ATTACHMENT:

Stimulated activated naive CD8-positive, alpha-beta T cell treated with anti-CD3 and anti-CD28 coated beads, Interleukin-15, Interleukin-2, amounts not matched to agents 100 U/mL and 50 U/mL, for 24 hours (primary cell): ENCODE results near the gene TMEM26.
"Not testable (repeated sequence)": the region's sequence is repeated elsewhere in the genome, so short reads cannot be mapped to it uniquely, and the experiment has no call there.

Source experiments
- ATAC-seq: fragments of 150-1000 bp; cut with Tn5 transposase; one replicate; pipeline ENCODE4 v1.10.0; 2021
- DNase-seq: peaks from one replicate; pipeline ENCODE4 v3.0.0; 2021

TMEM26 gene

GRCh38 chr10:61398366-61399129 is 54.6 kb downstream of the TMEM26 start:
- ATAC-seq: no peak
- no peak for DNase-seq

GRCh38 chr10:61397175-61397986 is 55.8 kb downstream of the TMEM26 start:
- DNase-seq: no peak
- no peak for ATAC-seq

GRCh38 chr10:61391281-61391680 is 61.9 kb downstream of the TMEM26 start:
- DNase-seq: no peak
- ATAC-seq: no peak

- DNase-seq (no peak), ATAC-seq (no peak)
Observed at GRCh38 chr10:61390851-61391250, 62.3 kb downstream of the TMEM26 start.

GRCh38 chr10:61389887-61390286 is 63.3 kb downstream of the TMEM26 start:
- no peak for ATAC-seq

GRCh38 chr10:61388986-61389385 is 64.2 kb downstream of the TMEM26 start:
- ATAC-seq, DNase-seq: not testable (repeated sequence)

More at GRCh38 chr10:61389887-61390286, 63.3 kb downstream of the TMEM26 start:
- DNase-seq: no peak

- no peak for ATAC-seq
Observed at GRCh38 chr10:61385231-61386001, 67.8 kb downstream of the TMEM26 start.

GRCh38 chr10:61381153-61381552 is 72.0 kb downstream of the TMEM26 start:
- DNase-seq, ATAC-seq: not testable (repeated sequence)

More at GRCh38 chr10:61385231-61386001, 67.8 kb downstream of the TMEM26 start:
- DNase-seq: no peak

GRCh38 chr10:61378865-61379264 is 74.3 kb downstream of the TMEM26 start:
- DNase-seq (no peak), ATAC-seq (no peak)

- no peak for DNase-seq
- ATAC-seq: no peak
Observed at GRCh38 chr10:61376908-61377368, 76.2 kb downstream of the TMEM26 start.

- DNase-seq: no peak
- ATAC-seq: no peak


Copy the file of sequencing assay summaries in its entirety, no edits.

Stimulated activated naive CD8-positive, alpha-beta T cell treated with anti-CD3 and anti-CD28 coated beads, Interleukin-15, Interleukin-2, amounts not matched to agents 100 U/mL and 50 U/mL, for 24 hours (primary cell): ENCODE results near the gene TMEM26.
"Not testable (repeated sequence)": the region's sequence is repeated elsewhere in the genome, so short reads cannot be mapped to it uniquely, and the experiment has no call there.

Source experiments
- ATAC-seq: fragments of 150-1000 bp; cut with Tn5 transposase; one replicate; pipeline ENCODE4 v1.10.0; 2021
- DNase-seq: peaks from one replicate; pipeline ENCODE4 v3.0.0; 2021

TMEM26 gene

GRCh38 chr10:61398366-61399129 is 54.6 kb downstream of the TMEM26 start:
- ATAC-seq: no peak
- no peak for DNase-seq

GRCh38 chr10:61397175-61397986 is 55.8 kb downstream of the TMEM26 start:
- DNase-seq: no peak
- no peak for ATAC-seq

GRCh38 chr10:61391281-61391680 is 61.9 kb downstream of the TMEM26 start:
- DNase-seq: no peak
- ATAC-seq: no peak

- DNase-seq (no peak), ATAC-seq (no peak)
Observed at GRCh38 chr10:61390851-61391250, 62.3 kb downstream of the TMEM26 start.

GRCh38 chr10:61389887-61390286 is 63.3 kb downstream of the TMEM26 start:
- no peak for ATAC-seq

GRCh38 chr10:61388986-61389385 is 64.2 kb downstream of the TMEM26 start:
- ATAC-seq, DNase-seq: not testable (repeated sequence)

More at GRCh38 chr10:61389887-61390286, 63.3 kb downstream of the TMEM26 start:
- DNase-seq: no peak

- no peak for ATAC-seq
Observed at GRCh38 chr10:61385231-61386001, 67.8 kb downstream of the TMEM26 start.

GRCh38 chr10:61381153-61381552 is 72.0 kb downstream of the TMEM26 start:
- DNase-seq, ATAC-seq: not testable (repeated sequence)

More at GRCh38 chr10:61385231-61386001, 67.8 kb downstream of the TMEM26 start:
- DNase-seq: no peak

GRCh38 chr10:61378865-61379264 is 74.3 kb downstream of the TMEM26 start:
- DNase-seq (no peak), ATAC-seq (no peak)

- no peak for DNase-seq
- ATAC-seq: no peak
Observed at GRCh38 chr10:61376908-61377368, 76.2 kb downstream of the TMEM26 start.

- DNase-seq: no peak
- ATAC-seq: no peak